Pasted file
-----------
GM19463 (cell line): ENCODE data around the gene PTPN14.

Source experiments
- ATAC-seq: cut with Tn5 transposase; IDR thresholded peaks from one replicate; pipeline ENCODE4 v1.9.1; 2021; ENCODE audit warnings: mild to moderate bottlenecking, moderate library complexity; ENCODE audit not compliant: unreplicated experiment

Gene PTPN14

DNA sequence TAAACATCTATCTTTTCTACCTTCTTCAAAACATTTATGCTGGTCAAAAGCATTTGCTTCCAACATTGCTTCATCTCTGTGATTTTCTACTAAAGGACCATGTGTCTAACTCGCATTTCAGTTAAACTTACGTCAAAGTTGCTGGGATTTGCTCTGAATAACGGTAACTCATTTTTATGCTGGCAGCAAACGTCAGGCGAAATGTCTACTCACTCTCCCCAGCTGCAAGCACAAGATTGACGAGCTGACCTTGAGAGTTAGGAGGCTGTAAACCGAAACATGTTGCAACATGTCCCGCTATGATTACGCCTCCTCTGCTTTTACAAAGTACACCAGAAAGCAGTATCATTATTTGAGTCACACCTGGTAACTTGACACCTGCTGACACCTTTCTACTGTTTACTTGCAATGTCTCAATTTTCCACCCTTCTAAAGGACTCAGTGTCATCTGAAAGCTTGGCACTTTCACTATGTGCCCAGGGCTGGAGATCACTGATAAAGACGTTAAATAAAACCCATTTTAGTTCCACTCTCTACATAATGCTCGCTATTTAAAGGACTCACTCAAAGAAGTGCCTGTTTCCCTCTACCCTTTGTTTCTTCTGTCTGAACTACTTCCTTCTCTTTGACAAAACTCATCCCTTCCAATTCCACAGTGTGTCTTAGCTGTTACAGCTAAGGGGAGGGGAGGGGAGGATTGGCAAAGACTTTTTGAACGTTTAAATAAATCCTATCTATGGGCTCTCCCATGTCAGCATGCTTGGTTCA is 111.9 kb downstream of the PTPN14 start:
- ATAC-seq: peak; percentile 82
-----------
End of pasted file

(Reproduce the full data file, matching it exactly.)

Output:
GM19463 (cell line): ENCODE data around the gene PTPN14.

Source experiments
- ATAC-seq: cut with Tn5 transposase; IDR thresholded peaks from one replicate; pipeline ENCODE4 v1.9.1; 2021; ENCODE audit warnings: mild to moderate bottlenecking, moderate library complexity; ENCODE audit not compliant: unreplicated experiment

Gene PTPN14

DNA sequence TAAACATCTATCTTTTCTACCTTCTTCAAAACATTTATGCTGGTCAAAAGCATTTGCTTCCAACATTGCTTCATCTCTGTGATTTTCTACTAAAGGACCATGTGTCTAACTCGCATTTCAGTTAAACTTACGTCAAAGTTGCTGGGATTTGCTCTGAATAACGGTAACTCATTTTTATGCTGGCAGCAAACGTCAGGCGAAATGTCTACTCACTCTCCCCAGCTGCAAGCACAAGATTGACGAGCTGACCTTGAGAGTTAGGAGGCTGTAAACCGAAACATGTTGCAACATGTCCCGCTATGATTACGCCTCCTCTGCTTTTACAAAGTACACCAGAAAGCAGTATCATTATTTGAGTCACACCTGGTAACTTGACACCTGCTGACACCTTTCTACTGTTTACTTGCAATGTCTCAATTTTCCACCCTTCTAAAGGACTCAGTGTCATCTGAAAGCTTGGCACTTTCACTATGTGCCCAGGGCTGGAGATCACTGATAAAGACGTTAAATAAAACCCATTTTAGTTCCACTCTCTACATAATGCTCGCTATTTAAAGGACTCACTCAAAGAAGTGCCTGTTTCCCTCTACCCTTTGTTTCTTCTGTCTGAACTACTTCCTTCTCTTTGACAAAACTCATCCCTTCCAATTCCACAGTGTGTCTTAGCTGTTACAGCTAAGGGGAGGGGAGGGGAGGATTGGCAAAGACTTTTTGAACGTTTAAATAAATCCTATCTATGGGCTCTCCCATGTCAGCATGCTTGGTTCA is 111.9 kb downstream of the PTPN14 start:
- ATAC-seq: peak; percentile 82